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  • Place of origin:

    England (made)

  • Date:

    1600-1635 (made)

  • Artist/Maker:


  • Materials and Techniques:

    Paper, embroidered with silver and silver-gilt thread and spangles (sequins)

  • Museum number:


  • Gallery location:

    British Galleries, Room 57, case 2

Object Type
In the 17th century, decorative purses such as this one were rarely used to carry money. Their wealthy owners engaged in few commercial exchanges requiring cash. Some were used as 'sweet bags', holding perfumed powder or dried flowers to cover body odours in an age before daily bathing. Other purses served as a form of 'gift wrapping' for small presents or gifts of money. Purses could contain mirrors for grooming or function as sewing kits which held needles, thread and tiny scissors.

Materials & Making
The technique of this purse is unusual. Normally linen was used as a ground for embroidery, but in this case it is heavy paper. The thick application of the metal thread and extensive use of metal purl gives the purse a very rich three-dimensional texture.

Designs & Designing
The pattern features two favourite Jacobean motifs, roses and pea pods. Most embroidery designs of this period are inspired by flowers and plants that grew in the garden.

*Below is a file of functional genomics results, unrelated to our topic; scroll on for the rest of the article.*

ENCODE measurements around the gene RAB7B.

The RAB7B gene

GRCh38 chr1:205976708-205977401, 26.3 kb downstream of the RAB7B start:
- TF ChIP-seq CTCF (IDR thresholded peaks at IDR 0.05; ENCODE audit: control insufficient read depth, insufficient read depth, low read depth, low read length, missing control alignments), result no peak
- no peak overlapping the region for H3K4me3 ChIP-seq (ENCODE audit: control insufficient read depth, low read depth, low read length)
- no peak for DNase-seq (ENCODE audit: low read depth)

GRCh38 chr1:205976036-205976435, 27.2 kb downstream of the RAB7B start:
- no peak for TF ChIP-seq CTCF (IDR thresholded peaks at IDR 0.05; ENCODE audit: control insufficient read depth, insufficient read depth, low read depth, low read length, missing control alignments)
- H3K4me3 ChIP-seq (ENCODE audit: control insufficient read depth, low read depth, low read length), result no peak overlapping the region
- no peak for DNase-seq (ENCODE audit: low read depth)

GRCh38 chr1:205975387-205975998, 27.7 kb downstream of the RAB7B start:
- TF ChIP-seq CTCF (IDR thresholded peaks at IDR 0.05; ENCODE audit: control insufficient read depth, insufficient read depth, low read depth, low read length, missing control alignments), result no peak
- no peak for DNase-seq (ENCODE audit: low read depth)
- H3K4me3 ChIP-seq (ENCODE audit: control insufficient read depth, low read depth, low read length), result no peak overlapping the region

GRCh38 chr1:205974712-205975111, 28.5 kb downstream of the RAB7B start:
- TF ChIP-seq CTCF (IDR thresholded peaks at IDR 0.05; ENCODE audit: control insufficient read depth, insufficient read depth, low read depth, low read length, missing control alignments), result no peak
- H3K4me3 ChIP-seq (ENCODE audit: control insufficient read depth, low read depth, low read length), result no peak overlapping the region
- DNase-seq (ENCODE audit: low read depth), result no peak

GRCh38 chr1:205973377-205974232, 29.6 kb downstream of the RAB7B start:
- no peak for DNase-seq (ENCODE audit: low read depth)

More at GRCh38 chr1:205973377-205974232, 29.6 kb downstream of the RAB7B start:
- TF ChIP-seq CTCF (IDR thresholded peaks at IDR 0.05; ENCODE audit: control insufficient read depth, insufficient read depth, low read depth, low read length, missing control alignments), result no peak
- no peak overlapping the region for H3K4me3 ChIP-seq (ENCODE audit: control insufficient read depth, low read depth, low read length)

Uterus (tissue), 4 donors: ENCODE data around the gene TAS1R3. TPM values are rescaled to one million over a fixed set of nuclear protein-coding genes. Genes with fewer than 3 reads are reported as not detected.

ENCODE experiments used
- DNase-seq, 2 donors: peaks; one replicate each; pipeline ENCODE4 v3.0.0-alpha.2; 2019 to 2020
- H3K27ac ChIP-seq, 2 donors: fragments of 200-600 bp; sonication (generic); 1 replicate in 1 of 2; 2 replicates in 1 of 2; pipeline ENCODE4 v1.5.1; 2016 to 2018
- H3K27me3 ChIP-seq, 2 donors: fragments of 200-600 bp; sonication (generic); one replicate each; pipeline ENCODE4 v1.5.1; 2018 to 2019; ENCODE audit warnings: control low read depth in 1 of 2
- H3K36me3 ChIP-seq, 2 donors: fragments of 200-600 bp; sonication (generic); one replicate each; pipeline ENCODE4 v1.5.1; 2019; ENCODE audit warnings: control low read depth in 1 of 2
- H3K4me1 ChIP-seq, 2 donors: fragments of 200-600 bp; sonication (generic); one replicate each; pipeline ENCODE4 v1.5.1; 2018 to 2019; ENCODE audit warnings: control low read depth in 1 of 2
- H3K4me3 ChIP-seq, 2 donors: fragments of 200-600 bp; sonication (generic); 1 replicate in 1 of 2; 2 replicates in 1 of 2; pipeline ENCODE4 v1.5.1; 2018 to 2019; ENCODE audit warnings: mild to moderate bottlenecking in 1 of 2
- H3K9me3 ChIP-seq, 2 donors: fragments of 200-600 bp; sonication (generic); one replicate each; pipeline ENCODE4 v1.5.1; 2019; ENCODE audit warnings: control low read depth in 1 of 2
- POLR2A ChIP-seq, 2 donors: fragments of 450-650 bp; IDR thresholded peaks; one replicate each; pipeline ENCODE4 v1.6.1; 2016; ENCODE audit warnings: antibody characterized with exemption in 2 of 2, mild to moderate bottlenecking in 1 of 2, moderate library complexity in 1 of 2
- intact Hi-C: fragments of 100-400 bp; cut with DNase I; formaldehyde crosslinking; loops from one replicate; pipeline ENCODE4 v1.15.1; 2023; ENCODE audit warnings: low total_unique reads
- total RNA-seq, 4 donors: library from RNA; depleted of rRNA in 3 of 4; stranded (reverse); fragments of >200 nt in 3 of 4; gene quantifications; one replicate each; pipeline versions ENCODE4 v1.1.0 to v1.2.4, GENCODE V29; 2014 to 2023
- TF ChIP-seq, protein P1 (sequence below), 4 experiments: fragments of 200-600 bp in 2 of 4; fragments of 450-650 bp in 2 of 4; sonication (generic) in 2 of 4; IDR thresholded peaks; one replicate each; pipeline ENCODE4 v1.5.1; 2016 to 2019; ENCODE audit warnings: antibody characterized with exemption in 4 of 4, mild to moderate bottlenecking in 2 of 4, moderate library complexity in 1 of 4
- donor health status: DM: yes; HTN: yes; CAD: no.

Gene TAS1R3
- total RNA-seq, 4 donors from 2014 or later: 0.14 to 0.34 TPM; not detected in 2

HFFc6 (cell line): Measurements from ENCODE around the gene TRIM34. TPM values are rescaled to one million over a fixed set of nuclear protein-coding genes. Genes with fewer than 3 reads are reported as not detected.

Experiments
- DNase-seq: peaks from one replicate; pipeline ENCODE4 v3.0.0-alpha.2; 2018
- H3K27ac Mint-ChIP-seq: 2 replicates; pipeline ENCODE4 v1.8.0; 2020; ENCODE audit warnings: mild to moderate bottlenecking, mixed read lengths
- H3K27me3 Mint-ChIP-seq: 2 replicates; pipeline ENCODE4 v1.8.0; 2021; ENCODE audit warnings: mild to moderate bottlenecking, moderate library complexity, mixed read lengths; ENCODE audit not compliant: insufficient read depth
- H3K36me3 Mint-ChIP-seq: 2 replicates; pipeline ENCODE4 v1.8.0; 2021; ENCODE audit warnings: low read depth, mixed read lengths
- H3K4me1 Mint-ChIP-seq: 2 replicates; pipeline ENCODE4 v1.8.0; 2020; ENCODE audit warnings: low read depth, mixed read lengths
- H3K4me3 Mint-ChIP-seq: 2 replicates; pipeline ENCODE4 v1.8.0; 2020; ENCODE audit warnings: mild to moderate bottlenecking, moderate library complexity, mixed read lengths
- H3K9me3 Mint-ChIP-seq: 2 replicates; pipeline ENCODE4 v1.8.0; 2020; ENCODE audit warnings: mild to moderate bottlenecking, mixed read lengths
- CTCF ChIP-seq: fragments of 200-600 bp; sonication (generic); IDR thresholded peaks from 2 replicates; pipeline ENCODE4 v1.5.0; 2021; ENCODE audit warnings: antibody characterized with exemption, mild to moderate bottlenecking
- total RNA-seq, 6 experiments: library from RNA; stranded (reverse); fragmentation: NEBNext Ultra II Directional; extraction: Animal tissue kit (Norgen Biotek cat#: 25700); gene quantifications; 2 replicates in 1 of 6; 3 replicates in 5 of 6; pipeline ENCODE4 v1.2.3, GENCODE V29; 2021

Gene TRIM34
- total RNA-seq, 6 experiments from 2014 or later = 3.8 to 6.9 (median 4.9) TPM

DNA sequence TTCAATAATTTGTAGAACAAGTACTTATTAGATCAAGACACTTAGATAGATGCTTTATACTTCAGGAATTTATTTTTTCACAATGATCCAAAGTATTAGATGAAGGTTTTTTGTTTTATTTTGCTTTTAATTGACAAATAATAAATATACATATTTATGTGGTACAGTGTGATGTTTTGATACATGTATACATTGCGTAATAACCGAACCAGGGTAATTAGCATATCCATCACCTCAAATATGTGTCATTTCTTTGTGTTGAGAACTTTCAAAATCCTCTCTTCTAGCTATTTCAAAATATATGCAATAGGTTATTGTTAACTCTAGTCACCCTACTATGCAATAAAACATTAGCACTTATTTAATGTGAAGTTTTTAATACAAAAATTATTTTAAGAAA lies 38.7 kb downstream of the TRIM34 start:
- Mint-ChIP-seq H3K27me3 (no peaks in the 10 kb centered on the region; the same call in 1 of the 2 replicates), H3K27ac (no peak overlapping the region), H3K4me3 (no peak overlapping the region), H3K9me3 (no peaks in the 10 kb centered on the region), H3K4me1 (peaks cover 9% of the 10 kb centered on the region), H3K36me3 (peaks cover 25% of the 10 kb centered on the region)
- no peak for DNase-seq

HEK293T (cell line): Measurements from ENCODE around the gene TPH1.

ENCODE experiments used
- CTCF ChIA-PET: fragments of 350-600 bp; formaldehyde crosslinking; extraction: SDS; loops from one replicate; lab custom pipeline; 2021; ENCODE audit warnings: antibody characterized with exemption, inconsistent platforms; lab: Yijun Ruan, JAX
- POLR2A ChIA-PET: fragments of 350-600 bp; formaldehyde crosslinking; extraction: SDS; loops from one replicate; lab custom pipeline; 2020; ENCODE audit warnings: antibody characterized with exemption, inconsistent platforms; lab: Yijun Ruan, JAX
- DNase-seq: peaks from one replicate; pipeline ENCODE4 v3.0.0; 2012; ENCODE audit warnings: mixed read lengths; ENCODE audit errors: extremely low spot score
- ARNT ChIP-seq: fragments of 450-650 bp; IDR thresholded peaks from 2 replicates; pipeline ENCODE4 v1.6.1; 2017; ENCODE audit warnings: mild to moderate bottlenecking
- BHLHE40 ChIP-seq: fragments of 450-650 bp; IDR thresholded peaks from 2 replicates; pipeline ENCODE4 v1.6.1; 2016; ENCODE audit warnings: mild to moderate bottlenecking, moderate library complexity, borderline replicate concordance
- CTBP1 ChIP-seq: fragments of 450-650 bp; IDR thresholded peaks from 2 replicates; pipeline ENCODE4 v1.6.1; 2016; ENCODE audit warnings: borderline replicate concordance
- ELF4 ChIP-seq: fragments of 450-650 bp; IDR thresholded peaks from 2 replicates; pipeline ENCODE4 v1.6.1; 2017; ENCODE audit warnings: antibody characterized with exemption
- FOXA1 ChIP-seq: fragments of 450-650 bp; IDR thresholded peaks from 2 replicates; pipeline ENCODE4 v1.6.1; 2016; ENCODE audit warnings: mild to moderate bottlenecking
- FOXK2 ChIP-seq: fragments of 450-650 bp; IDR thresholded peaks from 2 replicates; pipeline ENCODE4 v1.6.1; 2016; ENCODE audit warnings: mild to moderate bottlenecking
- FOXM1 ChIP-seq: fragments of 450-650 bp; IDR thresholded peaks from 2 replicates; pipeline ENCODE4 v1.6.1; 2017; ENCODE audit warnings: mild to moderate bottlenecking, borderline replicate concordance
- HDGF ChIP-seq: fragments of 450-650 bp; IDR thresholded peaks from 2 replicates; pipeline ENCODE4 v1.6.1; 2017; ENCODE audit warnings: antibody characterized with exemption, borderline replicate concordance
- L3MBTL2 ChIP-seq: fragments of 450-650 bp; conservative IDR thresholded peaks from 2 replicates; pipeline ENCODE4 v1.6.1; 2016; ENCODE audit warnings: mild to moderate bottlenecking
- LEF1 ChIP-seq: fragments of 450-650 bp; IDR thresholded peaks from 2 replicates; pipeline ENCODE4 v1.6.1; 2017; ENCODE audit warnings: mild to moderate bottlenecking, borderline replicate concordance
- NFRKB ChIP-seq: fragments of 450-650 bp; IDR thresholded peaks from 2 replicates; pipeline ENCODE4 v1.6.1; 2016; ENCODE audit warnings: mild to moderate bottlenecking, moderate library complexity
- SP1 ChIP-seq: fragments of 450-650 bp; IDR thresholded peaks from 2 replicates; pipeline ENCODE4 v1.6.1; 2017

Physical description

An embroidered purse.

Place of Origin

England (made)


1600-1635 (made)



Materials and Techniques

Paper, embroidered with silver and silver-gilt thread and spangles (sequins)


Height: 11.7 cm excluding strings, Width: 11.1 cm excluding tassels, Depth: 2.5 cm puffed

Descriptive line

Purse with silver embroidery

Bibliographic References (Citation, Note/Abstract, NAL no)

John Lea Nevinson, Catalogue of English Domestic Embroidery of the Sixteenth & Seventeenth Centuries, Victoria and Albert Museum, Department of Textiles, London: HMSO, 1938, pp.98-99

Labels and date

British Galleries:
Purses like these had many uses. They held personal items, such as a mirror. They also held dried herbs or perfumed powders to hide unpleasant smells.

Money, perfume or jewels were also given as gifts in purses. A purse embroidered with expensive materials such as this would be part of the gift. [27/03/2003]


British Galleries; Accessories; Europeana Fashion Project


Textiles and Fashion Collection

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